The Mahabharata of Krishna-Dwaipayana Vyasa, Volume 2 eBook

This eBook from the Gutenberg Project consists of approximately 1,984 pages of information about The Mahabharata of Krishna-Dwaipayana Vyasa, Volume 2.

“Sanjaya continued, ’Having said this much, the grandson of Sini avoided the preceptor and suddenly proceeded onwards, O king!  And addressing his charioteer, he said, ’Drona will, by every means, endeavour to check my progress.  Proceed carefully, O Suta, in battle and listen to these grave words of mine.  Yonder is seen the host of great splendour of Avantis.  Next to them, is the mighty host of the Southerners.  And next to it, is the great host of the Valhikas.  By the side of the Valhikas, stands resolved for fight the mighty host commanded by Karna.  O charioteer, all these hosts are different from one another, but relying upon one another, they protect one another on the field of battle.  Arrived at the space left open between these divisions cheerfully urge thou the steed.  Indeed, O charioteer, bear me thither, making the steeds adopt a tolerable speed,—­thither, that is, where are seen the Valhikas with diverse weapons uplifted in their arms, and the countless Southerners headed by the Suta’s son and whose division is seen to present a serried array of elephants and steeds and cars and in which stand foot-soldiers from various realm.’  Having said this much unto his driver, avoiding the Brahmana (Drona), he proceeded, telling his charioteer, Pass through the open space between those two divisions towards the fierce and mighty host of Karna.’  Drona, however, excited with wrath, pursued him from behind, shooting at him countless shafts.  Indeed, the preceptor closely followed highly blessed Yuyudhana who advanced without any desire of turning back.  Smiting the great host of Karna with whetted arrows, Satyaki penetrated into the vast and limitless army of the Bharatas.  When Yuyudhana, however, entered the army, the troops (opposed to him) fled away.  At this, wrathful Kritavarman came forward to resist Satyaki.  The valiant Satyaki striking the advancing Kritavarman with six shafts, quickly slew his four steeds with four other shafts.  And once again, he pierced Kritavarman in the centre of the chest with four other shafts.  And once again, he pierced Kritavarman in the centre of the chest with sixteen straight shafts of great speed.  Thus encountered; O monarch; with many shafts of fierce energy by him of the Satwata race, Kritavarman was unable to brook it.  Aiming then a calf-toothed shaft resembling a shake of virulent poison and endued With the speed of the wind, and drawing the bow-string, O monarch, to his ear, he pierced Satyaki in the chest.  That shaft, equipped with beautiful feathers, penetrating through his armour and body, and dyed in blood, entered the earth.  Then, O king, Kritavarman, that warrior equipped with the highest weapons, shooting many shafts, cut off the bow of Satyaki with arrows fixed thereon.  And excited with rage, he then, in that battle, O king, pierced Satyaki of unbaffled prowess in the centre of the chest with ten shafts of great keenness.  Upon his bow being broken, the foremost of mighty men, viz., Satyaki, hurled a dart at the right arm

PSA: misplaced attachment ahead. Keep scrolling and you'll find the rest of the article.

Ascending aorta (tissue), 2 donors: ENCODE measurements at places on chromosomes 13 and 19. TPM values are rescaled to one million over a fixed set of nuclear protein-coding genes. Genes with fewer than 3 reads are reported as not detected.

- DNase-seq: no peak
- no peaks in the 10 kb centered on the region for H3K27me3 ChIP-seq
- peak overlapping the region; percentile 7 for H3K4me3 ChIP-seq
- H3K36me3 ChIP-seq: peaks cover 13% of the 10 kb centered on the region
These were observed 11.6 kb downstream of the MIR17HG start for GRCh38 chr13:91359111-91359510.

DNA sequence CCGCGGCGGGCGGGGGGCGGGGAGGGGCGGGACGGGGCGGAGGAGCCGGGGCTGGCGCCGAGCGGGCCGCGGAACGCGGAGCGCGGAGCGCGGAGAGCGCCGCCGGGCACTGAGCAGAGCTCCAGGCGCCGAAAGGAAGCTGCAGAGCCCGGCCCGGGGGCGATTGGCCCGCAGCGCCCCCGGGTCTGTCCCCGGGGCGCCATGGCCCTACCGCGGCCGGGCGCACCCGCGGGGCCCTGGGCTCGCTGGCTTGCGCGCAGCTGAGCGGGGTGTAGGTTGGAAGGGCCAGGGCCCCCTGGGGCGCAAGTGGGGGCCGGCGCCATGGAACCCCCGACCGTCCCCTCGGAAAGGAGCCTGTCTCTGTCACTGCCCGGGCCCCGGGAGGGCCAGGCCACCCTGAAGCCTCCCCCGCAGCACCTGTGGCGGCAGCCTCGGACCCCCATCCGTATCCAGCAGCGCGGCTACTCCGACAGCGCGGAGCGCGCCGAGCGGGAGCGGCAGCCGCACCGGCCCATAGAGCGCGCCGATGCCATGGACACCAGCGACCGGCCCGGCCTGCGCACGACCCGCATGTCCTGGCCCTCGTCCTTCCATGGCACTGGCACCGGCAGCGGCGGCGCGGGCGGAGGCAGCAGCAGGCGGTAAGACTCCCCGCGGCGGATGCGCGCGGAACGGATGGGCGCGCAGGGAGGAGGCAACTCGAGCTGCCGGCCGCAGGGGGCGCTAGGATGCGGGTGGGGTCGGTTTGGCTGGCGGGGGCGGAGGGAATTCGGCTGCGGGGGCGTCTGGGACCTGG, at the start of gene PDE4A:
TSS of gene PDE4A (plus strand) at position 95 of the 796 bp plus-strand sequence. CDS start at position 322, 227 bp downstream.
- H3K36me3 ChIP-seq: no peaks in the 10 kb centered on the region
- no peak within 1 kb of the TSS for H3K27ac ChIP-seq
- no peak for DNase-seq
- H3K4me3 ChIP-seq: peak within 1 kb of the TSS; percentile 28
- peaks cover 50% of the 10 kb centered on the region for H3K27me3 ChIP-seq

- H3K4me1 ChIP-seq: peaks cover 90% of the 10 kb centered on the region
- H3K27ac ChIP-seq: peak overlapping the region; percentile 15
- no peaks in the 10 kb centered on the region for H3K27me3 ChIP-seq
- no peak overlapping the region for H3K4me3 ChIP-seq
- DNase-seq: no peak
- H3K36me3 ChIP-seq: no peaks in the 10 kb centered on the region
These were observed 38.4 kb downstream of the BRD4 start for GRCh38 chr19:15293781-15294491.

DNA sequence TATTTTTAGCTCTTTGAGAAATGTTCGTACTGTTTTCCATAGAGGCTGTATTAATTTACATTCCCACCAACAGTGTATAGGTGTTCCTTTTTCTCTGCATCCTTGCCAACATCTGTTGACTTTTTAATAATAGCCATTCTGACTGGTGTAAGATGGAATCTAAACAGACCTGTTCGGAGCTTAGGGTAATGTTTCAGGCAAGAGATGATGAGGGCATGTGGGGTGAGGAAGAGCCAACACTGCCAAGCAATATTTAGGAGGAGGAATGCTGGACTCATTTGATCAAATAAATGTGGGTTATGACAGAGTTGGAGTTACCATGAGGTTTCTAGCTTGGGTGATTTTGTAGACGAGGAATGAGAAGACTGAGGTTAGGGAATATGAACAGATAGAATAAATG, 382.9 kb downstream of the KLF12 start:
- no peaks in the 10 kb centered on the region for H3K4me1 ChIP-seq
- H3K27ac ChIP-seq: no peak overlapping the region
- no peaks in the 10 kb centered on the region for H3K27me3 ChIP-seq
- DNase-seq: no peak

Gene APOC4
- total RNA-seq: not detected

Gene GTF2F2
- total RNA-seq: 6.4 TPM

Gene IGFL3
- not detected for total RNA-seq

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The Mahabharata of Krishna-Dwaipayana Vyasa, Volume 2 from Project Gutenberg. Public domain.
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